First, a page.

What’s important is to use them aptly and not overdo it.
Because according to a survey, 58 percent of 18- to 34-year-olds said brands using emoji in email subject lines were “trying too hard.” The gun emoji in this case is one such example.
5 things you need to know about emojis in emails
- 1. Emojis needn’t be confined only to marketing emails
One would think of transactional emails as a “no-nonsense” serious email. Many B2B brands prefer to stay away from emojis in emails, but emojis can be used smartly even in transactional emails without causing any damage to the brand’s reputation or appearing to be too casual. Here’s one I recently received when I signed up for a webinar.
On my iPhone, the emoji even shows the date of webinar. Isn’t that awesome? And it isn’t bad on other interfaces as well. The calendar emoticon clearly serves the purpose. Here’s another one. And you’ll find some more for ecommerce here
2. Can your subscribers see emojis the way you want them to in your email?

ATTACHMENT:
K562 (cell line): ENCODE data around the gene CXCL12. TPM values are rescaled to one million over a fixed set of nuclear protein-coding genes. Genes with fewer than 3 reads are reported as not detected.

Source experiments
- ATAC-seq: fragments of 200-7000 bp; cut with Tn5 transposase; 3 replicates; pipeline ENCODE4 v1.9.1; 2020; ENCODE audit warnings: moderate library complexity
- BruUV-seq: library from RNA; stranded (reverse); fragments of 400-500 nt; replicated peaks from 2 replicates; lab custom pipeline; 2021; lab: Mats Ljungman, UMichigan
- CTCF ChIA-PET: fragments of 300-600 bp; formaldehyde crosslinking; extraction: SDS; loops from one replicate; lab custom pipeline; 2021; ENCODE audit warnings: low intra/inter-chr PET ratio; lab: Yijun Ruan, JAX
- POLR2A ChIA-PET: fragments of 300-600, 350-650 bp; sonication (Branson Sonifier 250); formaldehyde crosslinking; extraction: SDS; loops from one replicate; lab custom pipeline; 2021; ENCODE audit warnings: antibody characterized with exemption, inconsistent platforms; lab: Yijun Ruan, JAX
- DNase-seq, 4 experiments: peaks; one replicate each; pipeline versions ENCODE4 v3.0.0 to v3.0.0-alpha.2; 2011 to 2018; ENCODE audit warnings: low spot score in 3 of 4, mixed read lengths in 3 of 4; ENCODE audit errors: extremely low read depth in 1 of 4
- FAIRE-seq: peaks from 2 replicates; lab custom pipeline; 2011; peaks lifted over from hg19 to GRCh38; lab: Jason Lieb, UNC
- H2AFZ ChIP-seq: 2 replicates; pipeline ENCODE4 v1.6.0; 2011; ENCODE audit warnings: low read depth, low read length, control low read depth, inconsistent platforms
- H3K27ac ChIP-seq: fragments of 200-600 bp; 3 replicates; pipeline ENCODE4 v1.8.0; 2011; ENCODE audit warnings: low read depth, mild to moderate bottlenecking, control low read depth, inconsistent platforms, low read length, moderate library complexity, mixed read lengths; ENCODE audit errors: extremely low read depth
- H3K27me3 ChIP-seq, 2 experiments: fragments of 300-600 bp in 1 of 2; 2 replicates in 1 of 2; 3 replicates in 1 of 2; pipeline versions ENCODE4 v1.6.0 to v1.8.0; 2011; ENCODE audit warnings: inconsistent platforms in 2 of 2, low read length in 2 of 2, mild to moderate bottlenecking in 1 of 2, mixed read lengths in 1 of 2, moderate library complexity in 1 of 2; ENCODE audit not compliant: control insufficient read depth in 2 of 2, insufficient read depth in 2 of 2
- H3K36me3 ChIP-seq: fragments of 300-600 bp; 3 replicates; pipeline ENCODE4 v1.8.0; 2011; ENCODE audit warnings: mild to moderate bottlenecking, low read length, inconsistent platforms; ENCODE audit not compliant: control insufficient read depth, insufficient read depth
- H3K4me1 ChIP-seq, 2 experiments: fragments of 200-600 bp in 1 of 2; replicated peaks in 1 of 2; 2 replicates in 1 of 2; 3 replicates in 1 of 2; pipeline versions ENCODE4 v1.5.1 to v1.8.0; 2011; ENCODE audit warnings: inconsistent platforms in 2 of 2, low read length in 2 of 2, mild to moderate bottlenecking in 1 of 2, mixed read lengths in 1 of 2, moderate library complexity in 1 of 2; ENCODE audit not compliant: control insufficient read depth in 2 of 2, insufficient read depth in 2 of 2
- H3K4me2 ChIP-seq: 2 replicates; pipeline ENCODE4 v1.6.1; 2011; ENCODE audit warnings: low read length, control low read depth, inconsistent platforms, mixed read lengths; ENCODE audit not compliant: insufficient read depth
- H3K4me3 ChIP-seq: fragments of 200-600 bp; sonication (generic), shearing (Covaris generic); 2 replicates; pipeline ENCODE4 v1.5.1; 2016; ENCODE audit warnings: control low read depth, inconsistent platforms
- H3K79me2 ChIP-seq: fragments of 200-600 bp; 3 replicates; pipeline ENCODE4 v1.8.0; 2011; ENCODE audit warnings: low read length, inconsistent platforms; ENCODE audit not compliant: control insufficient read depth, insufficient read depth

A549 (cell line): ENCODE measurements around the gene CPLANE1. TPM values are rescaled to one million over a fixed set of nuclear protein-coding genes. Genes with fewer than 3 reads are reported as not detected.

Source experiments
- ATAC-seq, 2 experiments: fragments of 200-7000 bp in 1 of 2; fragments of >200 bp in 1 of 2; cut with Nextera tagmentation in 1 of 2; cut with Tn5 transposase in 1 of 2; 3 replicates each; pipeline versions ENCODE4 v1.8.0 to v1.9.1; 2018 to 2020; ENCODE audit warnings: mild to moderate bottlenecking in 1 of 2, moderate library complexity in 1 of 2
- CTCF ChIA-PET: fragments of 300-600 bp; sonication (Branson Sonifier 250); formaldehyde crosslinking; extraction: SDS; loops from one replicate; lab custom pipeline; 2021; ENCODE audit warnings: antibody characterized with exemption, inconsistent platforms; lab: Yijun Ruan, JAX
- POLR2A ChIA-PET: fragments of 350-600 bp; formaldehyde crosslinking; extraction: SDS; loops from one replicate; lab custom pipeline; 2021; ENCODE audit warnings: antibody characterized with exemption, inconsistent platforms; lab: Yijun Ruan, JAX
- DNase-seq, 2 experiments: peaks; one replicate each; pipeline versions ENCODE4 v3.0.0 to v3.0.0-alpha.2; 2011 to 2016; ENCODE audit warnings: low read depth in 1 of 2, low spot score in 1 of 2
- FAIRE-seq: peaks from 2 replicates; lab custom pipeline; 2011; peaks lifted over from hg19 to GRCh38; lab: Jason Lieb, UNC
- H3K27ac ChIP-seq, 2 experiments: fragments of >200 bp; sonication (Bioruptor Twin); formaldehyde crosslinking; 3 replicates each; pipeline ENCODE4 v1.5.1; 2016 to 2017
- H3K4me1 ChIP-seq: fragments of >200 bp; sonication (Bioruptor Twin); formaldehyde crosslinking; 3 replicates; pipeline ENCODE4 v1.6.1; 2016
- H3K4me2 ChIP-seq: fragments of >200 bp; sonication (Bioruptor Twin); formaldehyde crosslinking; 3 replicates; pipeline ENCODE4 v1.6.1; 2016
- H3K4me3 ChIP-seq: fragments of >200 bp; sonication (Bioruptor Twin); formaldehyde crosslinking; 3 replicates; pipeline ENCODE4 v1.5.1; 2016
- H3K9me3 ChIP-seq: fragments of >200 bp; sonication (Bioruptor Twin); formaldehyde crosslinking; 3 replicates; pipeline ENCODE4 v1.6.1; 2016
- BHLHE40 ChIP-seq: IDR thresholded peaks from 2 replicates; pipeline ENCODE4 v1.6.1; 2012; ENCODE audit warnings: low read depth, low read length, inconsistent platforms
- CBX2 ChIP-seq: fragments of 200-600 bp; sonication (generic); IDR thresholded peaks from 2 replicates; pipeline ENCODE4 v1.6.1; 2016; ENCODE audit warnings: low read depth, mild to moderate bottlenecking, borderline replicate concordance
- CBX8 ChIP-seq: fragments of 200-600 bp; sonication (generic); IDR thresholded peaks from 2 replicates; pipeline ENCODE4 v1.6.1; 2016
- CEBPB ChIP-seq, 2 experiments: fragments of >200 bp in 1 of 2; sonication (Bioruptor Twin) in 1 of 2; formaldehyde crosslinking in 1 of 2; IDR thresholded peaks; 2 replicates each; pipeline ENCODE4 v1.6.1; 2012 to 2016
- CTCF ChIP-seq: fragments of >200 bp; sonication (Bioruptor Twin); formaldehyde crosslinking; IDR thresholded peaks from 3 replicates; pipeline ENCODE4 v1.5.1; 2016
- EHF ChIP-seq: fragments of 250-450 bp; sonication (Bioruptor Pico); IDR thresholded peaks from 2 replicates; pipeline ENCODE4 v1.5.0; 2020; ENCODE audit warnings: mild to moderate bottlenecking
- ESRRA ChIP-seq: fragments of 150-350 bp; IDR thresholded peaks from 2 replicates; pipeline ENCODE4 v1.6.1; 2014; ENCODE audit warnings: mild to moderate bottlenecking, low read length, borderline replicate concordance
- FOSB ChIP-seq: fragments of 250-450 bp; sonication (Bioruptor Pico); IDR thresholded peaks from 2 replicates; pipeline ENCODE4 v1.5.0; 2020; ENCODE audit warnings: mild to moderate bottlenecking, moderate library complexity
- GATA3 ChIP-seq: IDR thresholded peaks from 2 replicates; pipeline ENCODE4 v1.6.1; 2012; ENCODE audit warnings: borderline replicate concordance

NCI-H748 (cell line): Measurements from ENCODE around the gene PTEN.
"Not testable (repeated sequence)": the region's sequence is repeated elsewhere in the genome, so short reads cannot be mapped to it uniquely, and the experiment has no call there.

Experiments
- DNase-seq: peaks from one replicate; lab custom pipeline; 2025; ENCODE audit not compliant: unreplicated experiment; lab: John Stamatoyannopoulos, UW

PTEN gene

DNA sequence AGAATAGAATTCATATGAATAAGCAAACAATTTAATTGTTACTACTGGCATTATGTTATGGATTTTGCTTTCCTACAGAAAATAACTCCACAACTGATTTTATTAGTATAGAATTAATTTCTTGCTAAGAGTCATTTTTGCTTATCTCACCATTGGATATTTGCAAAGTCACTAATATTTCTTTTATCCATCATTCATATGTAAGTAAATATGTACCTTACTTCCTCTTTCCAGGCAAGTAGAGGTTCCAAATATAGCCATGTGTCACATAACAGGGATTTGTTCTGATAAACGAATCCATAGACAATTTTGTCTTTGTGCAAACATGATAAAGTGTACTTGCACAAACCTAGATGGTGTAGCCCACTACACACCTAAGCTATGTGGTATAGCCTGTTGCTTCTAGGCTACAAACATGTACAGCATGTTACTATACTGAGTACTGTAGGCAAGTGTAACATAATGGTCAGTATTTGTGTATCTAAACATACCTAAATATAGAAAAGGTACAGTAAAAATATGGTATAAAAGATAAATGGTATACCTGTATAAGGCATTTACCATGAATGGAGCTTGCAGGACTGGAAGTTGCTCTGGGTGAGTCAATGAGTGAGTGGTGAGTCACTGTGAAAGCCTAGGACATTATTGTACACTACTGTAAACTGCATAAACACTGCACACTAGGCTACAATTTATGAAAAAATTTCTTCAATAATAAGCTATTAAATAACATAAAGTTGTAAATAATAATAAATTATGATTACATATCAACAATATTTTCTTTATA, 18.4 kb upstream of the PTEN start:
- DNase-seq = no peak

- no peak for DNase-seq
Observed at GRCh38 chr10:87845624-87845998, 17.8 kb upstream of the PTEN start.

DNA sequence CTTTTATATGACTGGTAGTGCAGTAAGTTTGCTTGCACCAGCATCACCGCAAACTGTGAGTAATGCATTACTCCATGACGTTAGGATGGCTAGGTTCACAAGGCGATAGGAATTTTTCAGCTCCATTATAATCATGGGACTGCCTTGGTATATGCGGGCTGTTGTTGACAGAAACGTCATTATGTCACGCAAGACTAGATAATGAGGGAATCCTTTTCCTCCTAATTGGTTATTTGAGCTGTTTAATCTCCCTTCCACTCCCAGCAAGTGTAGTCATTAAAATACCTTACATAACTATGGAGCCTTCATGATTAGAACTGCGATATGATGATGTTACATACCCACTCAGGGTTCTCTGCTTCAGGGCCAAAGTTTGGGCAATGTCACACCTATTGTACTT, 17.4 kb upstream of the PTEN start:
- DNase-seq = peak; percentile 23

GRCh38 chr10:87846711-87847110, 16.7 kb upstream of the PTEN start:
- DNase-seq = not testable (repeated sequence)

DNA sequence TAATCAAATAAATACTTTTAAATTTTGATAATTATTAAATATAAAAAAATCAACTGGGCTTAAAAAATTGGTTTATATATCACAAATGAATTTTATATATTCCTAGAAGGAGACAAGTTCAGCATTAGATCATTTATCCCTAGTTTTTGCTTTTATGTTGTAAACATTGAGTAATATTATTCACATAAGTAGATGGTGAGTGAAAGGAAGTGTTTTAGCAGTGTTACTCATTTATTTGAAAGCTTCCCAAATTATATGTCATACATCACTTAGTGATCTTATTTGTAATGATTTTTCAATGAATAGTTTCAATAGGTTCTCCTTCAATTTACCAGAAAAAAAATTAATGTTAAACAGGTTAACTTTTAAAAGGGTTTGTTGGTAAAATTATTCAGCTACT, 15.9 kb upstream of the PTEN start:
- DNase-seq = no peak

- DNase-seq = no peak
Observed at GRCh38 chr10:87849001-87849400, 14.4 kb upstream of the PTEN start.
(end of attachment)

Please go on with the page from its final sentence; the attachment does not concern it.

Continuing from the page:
Emojis look different across different smartphone devices and operating systems. Here’s a sample:
Picture courtesy: motherboard.vice.com
Get the full emoji list here
- 3. Emojis in subject line can trigger Spam filters
So we’ve all heard that emojis can increase open rates. As more and more marketers get ‘innovative’ and our inbox begins to look like one huge expression box, one aspect that shouldn’t be ignored by email marketers is the probability that emojis can trigger the spam filters. Gmail puts animated emojis in spam as it is mostly used by spammers to grab the recipients attention. So it is a ‘no’ to use emojis in a subject line? Not completely. There’s no mention from reputable sources on this. My advice to you, is to test, keep an eye, not overdo it.
- 4. How to use emoji in email – some quick tips
Create the right effect by using emoji at the right place. Given the increasing use of mobile to view emails and the character restriction, it helps to have emoji in the beginning of subject line.
Don’t replace actual word with emoji, just in case there are rendering issues, your message will not be conveyed.